2. The heir may also reduce their tax exposure by moving into the rental property and establishing residency for a minimum of two years. In doing so, they may qualify for a 121-tax exclusion which could reduce their capital gains taxes by $250,000 if single or $500,000 for married couple.3
3. You can put your rental property in an irrevocable trust which can transfer the property to your heir after you pass. Since rental property in irrevocable trusts are no longer part of your estate, the estate and gift tax taxes limitation won't apply to the transfer of property to your heir.
Note that when a rental property is held under an irrevocable trust, it cannot generally be removed. The proceeds from the sale of the rental property, if you choose to do so, will remain in the irrevocable trust.
4. The lifetime limits discussed previously include the combined value of both gifts and your estate, i.e., everything else comprising your net worth. You can take steps to increase the amount that can gift tax-free by reducing the value of your estate.
One option is to move assets in your estate to an irrevocable trust that you create. Since the assets officially cease to be your property as soon as you transfer money or other assets into the irrevocable trust, they can significantly lessen the amount of your taxable estate.
Gifting Without Triggering a Gift Tax
There are several ways of gifting unlimited amounts of assets without triggering a gift tax.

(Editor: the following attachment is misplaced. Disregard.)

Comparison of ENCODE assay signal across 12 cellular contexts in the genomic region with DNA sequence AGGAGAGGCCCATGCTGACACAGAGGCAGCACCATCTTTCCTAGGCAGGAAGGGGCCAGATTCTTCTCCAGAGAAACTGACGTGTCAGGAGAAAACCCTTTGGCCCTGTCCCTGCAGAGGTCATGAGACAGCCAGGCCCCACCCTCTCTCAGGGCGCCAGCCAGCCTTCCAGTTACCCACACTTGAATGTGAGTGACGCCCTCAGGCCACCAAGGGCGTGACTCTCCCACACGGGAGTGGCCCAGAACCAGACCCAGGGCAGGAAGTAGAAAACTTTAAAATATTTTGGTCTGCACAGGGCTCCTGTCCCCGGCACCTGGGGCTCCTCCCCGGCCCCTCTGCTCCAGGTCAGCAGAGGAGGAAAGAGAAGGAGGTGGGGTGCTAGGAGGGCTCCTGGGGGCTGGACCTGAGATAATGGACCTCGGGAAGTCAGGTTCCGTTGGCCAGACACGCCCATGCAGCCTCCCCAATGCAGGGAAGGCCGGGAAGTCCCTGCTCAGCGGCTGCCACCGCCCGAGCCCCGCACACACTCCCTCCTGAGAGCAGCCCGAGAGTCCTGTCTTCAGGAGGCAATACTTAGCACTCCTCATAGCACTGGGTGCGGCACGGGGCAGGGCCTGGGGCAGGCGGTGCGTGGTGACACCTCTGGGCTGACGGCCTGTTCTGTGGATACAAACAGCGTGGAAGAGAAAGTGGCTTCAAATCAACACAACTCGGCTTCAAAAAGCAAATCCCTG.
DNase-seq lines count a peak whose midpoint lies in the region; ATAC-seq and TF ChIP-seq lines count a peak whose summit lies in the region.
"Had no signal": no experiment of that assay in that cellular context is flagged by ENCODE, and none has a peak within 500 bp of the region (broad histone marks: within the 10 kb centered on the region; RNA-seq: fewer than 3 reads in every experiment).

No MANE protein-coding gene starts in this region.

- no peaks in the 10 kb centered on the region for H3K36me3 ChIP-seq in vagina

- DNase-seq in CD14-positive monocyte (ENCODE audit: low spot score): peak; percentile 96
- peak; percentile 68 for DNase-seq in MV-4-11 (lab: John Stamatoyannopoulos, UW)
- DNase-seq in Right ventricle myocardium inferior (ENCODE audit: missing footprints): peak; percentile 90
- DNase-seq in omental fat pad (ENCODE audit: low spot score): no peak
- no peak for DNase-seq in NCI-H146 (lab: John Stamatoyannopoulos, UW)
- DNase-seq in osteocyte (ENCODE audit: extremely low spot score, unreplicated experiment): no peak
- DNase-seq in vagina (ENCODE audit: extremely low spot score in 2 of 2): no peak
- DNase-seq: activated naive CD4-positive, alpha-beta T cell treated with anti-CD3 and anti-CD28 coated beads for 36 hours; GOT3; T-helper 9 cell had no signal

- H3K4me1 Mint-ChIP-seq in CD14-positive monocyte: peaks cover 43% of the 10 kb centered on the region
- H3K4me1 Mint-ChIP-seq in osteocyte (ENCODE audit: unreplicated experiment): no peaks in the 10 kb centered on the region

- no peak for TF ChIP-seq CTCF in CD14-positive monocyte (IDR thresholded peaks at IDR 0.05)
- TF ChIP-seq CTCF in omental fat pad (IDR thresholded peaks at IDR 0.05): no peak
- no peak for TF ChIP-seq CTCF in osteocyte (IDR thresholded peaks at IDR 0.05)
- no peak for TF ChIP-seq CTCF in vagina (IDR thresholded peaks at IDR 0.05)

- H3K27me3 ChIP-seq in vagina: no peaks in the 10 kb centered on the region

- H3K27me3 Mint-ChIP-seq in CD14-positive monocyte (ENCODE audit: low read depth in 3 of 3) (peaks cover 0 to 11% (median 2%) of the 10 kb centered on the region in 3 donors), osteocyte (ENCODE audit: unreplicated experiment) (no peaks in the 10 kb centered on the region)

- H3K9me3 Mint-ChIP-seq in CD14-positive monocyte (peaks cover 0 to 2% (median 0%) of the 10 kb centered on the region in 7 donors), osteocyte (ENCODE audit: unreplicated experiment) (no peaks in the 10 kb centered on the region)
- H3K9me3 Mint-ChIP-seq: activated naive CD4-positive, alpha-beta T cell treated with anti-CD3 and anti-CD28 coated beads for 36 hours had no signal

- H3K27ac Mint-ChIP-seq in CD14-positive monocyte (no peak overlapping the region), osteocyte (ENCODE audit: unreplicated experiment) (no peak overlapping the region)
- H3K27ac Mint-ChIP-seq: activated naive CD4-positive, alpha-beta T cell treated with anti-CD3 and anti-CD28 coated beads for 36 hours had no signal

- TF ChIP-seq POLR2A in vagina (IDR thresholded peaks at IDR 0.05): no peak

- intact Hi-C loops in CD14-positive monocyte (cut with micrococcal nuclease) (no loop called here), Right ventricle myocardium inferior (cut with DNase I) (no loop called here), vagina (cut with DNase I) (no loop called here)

Spouse: As long as your spouse is a citizen of the United States, you are able to transfer any amount of money or property to them tax-free. The IRS puts an annual cap on the amount you can contribute tax-free if your spouse is not a citizen. The limit is $164,000 for tax year 2022 and $175,000 for tax year 2023.
Charities: The IRS may allow a donation made to a recognized non-profit organization to count as a taxable gift. To find out which groups qualify for the exemption, speak with a financial counselor or tax expert as this may differ between states.
Medical Institutions: It might not be taxable if you pay for another person's eligible medical costs. The money must, however, be sent directly to the caregiver. The advice of a tax expert should be sought if you want to do this.
Determining tax consequences of gifting assets such as rental properties can be complicated and we encourage all readers to consult with experienced tax professionals before gifting appreciated properties. Intuitively, many rental property owners think it is preferable to simply gift rental properties to their children before they pass and do not realize that they are passing on potential significant tax burdens that could have been avoided through following a well-though out estate plan.4
Please contact us for more information on tax advantaged real estate investments and for referrals to tax and estate planning specialists.
1. Per current tax code, as of January 1, 2026, the current lifetime estate and gift tax exemption will be cut in half and adjusted for inflation.
4. This blog was intended to introduce high level concepts and we intentionally avoided many related topics such as property transfers in a divorce, due on sale clauses for properties with mortgages, and 529 college savings plans, among others.